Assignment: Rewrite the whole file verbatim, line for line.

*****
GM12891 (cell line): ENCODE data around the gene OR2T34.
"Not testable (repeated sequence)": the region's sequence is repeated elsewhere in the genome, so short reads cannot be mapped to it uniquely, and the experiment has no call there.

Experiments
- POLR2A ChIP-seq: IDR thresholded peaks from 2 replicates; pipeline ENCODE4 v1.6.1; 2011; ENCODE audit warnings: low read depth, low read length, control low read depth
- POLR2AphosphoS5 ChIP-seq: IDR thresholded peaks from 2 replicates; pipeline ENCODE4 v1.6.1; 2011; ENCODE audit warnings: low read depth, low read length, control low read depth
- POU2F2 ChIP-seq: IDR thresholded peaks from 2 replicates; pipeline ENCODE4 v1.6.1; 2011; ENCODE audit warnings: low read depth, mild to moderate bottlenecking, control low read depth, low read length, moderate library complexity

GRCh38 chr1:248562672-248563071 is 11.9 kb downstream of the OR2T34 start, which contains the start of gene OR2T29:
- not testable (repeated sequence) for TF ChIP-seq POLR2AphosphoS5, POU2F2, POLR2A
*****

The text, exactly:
GM12891 (cell line): ENCODE data around the gene OR2T34.
"Not testable (repeated sequence)": the region's sequence is repeated elsewhere in the genome, so short reads cannot be mapped to it uniquely, and the experiment has no call there.

Experiments
- POLR2A ChIP-seq: IDR thresholded peaks from 2 replicates; pipeline ENCODE4 v1.6.1; 2011; ENCODE audit warnings: low read depth, low read length, control low read depth
- POLR2AphosphoS5 ChIP-seq: IDR thresholded peaks from 2 replicates; pipeline ENCODE4 v1.6.1; 2011; ENCODE audit warnings: low read depth, low read length, control low read depth
- POU2F2 ChIP-seq: IDR thresholded peaks from 2 replicates; pipeline ENCODE4 v1.6.1; 2011; ENCODE audit warnings: low read depth, mild to moderate bottlenecking, control low read depth, low read length, moderate library complexity

GRCh38 chr1:248562672-248563071 is 11.9 kb downstream of the OR2T34 start, which contains the start of gene OR2T29:
- not testable (repeated sequence) for TF ChIP-seq POLR2AphosphoS5, POU2F2, POLR2A